What is the MENA legal Network?
The MENA Legal Network has a dynamic and ambitious aim: to bring together like-minded scholars, practitioners, students, lawyers and academic to share views, comments and opinions on legal developments in the MENA Region from an academic perspective. In order to achieve this aim, the MENA Legal Network seeks to make some of these analyses available to a wider audience using our network of academics and institutions, through a variety of different mediums, including seminars, conferences and workshops as well as publishing in journals and books.
Who are we?
We are three colleagues specialising in constitutional law, international law and islamic law who have worked together for many years who want to use our experience and expertise to build and develop a network of scholars, academics and practitioners to share expertise and to provide qualified and informed analyses of legal, constituitonal and political developments in the MENA region. Together, we bring over 40 years’ experience of research, analysis and practice and several years’ of academic and work experience in various countries in the MENA region, dealing in particular with legislative, executive and judicial institutions, as well as with NGOs, civil society and public associations.
Francesco Biagi (Co-Founder)
Francesco Biagi is a Senior Assistant Professor of Comparative Public Law at the Department of Legal Studies of the University of Bologna, as well as a Research Fellow at the Center for Constitutional Studies and Democratic Development (a partnership between the Johns Hopkins University SAIS Europe and the University of Bologna). From October 2015 to January 2017 he was a Senior Research Fellow at the Max Planck Foundation for International Peace and the Rule of Law (Heidelberg), where he now works as a legal consultant.
Biagi obtained a Ph.D. in Constitutional Law from the University of Ferrara after graduating in Law from the University of Bologna (magna cum laude). He was Visiting Professor at the College of Law of the University of Illinois (since 2015) and at the Tel Aviv University Faculty of Law (2022), as well as Visiting Researcher at the Benjamin N. Cardozo School of Law (2012). He is the Coordinator of the Sub-Group on “Africa” of the International Association of Constitutional Law (IACL) Research Group on “Constitutionalism in Illiberal Democracies”. Since 2013 he has provided trainings and consultancies (on various projects related to constitution-building and the rule of law) to governmental and judicial institutions in Sub-Saharan Africa, Middle East and North Africa, and Latin America.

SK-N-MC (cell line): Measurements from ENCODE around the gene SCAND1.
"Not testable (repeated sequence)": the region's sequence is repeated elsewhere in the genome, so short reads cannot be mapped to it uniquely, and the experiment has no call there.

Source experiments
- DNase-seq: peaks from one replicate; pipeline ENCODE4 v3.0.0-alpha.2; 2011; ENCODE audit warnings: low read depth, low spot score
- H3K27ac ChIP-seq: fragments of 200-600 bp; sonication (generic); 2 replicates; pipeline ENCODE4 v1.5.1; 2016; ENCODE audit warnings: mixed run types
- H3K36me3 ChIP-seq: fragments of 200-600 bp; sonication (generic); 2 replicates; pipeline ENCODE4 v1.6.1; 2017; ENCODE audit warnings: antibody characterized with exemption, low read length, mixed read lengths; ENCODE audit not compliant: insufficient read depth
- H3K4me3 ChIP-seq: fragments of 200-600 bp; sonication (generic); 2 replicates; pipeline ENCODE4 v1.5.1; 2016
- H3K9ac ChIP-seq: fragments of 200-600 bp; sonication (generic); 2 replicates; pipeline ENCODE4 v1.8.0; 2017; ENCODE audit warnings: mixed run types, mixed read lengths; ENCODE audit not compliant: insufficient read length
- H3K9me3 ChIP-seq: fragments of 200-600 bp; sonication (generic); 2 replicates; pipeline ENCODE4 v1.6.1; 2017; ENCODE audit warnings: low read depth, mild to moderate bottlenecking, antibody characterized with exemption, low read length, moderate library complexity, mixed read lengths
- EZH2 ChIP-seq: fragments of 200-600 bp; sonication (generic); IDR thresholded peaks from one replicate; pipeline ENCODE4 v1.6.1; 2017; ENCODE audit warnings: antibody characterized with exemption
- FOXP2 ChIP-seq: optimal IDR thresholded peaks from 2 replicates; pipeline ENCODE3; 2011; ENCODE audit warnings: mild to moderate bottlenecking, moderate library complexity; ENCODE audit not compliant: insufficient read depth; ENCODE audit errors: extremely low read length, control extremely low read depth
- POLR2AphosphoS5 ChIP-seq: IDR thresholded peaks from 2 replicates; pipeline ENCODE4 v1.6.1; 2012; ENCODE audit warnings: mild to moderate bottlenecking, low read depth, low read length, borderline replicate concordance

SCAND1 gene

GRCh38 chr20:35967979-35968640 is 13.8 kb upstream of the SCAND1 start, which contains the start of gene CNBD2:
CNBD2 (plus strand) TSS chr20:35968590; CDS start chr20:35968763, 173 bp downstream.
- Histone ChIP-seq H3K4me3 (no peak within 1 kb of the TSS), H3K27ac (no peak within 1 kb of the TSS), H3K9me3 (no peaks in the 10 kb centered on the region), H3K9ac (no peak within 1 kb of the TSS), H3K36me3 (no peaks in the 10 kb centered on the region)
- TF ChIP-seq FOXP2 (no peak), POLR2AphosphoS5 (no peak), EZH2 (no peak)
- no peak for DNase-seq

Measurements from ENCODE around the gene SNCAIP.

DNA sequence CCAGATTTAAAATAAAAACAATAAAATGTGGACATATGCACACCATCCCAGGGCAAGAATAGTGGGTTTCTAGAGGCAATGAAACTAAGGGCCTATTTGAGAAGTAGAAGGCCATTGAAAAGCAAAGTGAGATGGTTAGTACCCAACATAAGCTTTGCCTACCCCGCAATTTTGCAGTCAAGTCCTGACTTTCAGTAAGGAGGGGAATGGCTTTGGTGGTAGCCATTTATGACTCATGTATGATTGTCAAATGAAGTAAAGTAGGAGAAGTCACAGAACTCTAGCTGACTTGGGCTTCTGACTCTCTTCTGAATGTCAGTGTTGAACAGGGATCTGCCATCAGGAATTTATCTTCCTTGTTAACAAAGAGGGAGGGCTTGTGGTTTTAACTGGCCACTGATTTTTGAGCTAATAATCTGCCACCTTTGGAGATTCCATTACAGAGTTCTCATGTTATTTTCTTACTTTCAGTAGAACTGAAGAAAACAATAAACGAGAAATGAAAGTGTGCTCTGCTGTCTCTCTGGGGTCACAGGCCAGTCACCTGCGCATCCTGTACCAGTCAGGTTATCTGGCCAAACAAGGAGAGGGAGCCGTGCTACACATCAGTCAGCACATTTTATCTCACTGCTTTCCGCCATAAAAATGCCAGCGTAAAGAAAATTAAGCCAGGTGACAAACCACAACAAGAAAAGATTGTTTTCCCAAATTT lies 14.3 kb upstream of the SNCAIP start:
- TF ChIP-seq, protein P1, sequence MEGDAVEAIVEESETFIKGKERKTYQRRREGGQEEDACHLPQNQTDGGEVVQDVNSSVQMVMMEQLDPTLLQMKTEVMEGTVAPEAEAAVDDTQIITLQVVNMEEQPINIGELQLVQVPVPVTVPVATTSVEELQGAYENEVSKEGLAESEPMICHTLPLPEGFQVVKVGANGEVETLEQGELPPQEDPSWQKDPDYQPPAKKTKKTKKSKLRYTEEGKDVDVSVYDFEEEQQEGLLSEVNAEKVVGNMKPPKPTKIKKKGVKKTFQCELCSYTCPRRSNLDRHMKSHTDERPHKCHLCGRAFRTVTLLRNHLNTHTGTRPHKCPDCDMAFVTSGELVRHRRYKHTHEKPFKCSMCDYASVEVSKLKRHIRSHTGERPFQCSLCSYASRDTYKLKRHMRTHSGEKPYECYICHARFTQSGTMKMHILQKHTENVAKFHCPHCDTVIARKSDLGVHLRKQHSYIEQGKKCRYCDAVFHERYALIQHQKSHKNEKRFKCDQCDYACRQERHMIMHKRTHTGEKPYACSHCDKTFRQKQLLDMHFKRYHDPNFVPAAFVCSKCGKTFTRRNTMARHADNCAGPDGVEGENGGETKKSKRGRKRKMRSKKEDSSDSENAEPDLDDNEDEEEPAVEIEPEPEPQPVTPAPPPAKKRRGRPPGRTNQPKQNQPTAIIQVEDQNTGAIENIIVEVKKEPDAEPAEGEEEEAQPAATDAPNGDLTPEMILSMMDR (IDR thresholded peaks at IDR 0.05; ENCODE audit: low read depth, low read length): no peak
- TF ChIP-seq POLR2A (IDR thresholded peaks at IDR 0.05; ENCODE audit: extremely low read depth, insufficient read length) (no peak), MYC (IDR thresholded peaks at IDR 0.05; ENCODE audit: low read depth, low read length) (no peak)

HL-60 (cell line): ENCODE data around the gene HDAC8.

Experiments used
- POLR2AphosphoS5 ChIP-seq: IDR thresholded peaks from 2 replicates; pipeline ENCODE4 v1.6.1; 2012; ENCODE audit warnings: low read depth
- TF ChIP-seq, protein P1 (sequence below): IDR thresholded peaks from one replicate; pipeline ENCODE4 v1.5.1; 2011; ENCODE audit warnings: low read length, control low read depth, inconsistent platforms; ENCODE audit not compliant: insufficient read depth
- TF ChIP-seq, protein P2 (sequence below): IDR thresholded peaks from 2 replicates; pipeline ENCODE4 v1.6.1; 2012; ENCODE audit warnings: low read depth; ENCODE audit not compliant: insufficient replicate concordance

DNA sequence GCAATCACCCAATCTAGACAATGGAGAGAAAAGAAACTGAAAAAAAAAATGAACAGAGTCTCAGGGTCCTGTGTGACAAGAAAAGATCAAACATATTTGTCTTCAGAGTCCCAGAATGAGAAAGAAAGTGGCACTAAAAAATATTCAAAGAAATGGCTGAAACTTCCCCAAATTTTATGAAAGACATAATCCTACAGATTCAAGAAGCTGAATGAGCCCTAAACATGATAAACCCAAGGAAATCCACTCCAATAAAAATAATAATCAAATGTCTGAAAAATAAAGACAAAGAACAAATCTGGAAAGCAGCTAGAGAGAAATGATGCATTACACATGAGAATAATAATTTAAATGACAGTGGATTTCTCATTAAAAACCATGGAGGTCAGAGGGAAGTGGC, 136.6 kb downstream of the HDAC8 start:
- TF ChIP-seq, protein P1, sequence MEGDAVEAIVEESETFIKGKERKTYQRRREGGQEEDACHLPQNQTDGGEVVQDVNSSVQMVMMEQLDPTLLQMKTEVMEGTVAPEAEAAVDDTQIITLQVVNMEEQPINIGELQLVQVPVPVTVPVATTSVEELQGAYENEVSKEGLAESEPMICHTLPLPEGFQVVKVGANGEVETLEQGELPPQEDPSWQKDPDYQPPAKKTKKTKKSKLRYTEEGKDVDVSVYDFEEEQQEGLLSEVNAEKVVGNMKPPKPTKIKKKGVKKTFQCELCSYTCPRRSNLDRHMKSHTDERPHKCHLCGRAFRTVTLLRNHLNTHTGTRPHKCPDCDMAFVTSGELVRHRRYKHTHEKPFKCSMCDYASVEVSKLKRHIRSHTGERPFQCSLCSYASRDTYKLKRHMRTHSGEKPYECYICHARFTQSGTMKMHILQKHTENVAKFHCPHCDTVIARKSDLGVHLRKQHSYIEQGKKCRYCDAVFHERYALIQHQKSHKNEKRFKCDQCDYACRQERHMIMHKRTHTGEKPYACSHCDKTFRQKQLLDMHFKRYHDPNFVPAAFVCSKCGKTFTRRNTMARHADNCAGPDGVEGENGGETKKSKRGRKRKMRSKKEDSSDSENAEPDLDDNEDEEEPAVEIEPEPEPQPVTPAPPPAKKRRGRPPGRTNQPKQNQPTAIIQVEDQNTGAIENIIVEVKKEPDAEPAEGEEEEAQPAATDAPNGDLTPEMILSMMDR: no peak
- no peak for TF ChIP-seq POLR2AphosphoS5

He has written extensively on transition processes, constitution-building, forms of government, constitutional justice, fundamental rights, federalism, electoral justice, hybrid and illiberal regimes. His latest publications include European Constitutional Courts and Transitions to Democracy (Cambridge University Press 2020); Political and Constitutional Transitions in North Africa: Actors and Factors (edited with J.O. Frosini, Routledge 2015); “Constitutional Review After the Arab Spring: Reforms, Challenges and Perspectives”, in A. Schoeller-Schletter (ed.), Constitutional Review in the Middle East and North Africa (Nomos 2021); “Constitution Drafting After the Arab Spring. A Comparative Overview”, 29 Indiana Journal of Global Legal Studies 1 (2022).
Siraj Khan (Co-Founder)
Siraj Khan holds a degree in Law (2006), a Masters’ degree in International Law (Bristol Law School, UWE) and was called to the Bar of England and Wales in 2010 (Inns of Court School of Law; The Honourable Society of Lincoln’s Inn, London). He also holds a Research Masters’ degree in Islamic and Middle Eastern Studies from the University of Edinburgh. In 2011, he was appointed as a Board Member of the Scottish Legal Complaints Commission by Scotland’s Minister for Justice, where he served until 2013.